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  August 15th, 2016 | Written by


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  • NTSB analyzing El Faro data recorder.
  • Recovery of El Faro VDR involved 10-month effort.
  • The examination of the El Faro VDR will take place in two rounds.

Experts at the National Transportation Safety Board are starting today the process of analyzing the content of of El Faro’s voyage data recorder after a preliminary inspection last Friday.

The voyage data recorder from El Faro, a U.S.-flagged cargo ship that sank during Hurricane Joaquin in October 2015, was successfully recovered from the ocean floor a week ago.

The recovery of the capsule caps a 10-month-long, multi-agency effort to retrieve the recorder, which was designed to record navigational data and communications between crewmembers on the ship’s bridge. Investigators hope the recorder will reveal information about the final hours of El Faro’s voyage and the circumstances leading up to the sinking.

The third mission to the El Faro began August 5, and the vessel arrived on scene August 8. Later that same evening the El Faro’s voyage data recorder was safely brought aboard the USNS Apache by the Navy’s CURV-21 remotely operated vehicle, operated by Phoenix International.

The VDR was placed in fresh water to help prevent corrosion of the electronic components. U.S. Coast Guard and NTSB personnel decided to disassemble and visually examine the VDR while at sea to gain a better understanding of the condition of the memory unit and to identify what steps are needed to recover the data. All of the components of the El Faro’s VDR were transported to the NTSB’s laboratory in Washington, D.C., on August 12.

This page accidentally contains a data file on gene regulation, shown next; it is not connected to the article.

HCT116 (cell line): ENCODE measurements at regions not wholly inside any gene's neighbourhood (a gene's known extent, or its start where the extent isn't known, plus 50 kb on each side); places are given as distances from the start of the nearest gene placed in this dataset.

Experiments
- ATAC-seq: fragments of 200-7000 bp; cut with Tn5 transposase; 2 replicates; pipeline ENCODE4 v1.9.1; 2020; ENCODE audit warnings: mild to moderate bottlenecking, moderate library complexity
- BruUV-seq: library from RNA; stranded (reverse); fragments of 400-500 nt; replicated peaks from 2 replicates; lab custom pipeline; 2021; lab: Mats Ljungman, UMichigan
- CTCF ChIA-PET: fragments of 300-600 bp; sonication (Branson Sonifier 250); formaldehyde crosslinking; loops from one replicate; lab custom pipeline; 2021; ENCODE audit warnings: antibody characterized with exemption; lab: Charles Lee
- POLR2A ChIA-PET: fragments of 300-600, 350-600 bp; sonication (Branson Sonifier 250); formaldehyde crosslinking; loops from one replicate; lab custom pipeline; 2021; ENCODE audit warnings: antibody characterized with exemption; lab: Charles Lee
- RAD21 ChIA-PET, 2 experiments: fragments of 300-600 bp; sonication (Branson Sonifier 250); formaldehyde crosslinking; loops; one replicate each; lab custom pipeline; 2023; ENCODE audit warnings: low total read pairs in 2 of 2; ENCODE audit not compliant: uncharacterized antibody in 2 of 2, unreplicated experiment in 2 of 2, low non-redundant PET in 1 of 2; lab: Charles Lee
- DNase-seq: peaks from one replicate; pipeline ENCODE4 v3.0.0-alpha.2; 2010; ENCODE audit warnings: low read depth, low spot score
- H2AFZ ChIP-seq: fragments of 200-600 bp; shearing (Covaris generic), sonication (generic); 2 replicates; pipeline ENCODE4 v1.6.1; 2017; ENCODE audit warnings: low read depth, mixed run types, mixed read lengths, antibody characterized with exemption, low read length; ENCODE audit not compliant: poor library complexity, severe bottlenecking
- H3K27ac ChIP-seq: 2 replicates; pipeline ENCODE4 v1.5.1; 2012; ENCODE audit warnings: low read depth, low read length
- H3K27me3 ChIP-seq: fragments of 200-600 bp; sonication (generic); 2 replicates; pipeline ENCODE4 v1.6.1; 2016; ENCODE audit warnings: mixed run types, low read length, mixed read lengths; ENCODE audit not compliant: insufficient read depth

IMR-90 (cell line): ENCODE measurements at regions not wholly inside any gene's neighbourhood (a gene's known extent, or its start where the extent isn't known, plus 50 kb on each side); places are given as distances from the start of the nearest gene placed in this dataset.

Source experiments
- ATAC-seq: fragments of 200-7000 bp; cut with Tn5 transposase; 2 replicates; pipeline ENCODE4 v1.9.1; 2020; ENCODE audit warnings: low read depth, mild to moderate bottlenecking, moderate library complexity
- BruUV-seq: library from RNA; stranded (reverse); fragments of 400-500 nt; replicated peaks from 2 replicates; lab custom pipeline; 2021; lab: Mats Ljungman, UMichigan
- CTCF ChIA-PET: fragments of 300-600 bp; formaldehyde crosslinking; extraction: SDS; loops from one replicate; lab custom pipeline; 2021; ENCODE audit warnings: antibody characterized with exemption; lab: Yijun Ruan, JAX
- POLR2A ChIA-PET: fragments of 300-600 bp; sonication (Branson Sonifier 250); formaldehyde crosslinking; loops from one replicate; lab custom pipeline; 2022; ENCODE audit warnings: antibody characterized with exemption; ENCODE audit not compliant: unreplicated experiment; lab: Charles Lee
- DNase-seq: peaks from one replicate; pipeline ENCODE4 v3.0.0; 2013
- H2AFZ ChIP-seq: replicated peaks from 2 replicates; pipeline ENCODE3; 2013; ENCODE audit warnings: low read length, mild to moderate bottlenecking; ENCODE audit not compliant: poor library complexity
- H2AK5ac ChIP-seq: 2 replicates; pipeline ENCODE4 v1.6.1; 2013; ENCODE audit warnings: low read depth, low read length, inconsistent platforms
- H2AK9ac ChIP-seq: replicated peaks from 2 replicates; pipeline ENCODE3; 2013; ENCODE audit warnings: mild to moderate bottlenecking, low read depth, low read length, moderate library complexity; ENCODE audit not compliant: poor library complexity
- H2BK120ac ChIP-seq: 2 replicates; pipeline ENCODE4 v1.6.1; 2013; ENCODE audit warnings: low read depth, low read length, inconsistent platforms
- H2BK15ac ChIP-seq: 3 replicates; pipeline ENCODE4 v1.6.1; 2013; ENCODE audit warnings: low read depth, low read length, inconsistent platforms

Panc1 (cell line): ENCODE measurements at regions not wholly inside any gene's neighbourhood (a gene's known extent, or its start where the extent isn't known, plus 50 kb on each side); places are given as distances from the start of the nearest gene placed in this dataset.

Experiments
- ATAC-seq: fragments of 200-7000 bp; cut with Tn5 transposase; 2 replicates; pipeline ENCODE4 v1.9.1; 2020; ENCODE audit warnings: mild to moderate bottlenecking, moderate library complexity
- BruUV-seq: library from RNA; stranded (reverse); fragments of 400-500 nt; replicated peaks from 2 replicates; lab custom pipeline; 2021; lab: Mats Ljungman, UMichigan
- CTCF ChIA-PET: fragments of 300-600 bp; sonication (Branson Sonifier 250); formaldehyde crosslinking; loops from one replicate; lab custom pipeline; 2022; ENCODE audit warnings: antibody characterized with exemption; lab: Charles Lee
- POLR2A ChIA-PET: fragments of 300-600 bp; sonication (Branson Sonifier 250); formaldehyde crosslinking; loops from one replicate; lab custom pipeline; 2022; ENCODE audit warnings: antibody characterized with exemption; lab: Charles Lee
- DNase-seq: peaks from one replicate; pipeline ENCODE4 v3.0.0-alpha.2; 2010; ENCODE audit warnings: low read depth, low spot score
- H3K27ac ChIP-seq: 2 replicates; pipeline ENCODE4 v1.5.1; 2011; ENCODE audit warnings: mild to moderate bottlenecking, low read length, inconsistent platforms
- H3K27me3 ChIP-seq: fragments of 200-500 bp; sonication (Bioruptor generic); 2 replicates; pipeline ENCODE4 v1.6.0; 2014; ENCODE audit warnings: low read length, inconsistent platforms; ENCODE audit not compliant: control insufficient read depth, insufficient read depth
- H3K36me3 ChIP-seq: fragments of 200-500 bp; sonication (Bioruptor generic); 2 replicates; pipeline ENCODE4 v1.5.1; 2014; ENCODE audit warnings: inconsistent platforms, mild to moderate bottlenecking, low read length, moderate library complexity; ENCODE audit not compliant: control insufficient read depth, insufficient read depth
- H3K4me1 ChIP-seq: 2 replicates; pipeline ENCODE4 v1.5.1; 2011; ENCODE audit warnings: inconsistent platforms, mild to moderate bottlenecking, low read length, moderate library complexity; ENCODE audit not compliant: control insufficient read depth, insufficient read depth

The examination of the data that may be contained on the El Faro’s data recorder is set to begin today. That examination, called an audition, will happen in two rounds. This audition is of the raw audio without any clean up or filtering and helps to determine the future scope of work.

From the first audition, the NTSB Research and Engineering team will produce a general characterization of the data that details the number of hours, quality of data, quality of audio, presence of GPS, radar, and any other data captured.

The NTSB’s next step is to convene the VDR investigative group. The VDR group will work together to create a transcript of any audio recovered from the VDR. The transcript will be used to inform the future activities related to the El Faro investigation, and any part of the transcript that is considered relevant to the investigation will be released in the public docket.

The NTSB is prohibited by federal law from publicly releasing any audio captured from a VDR.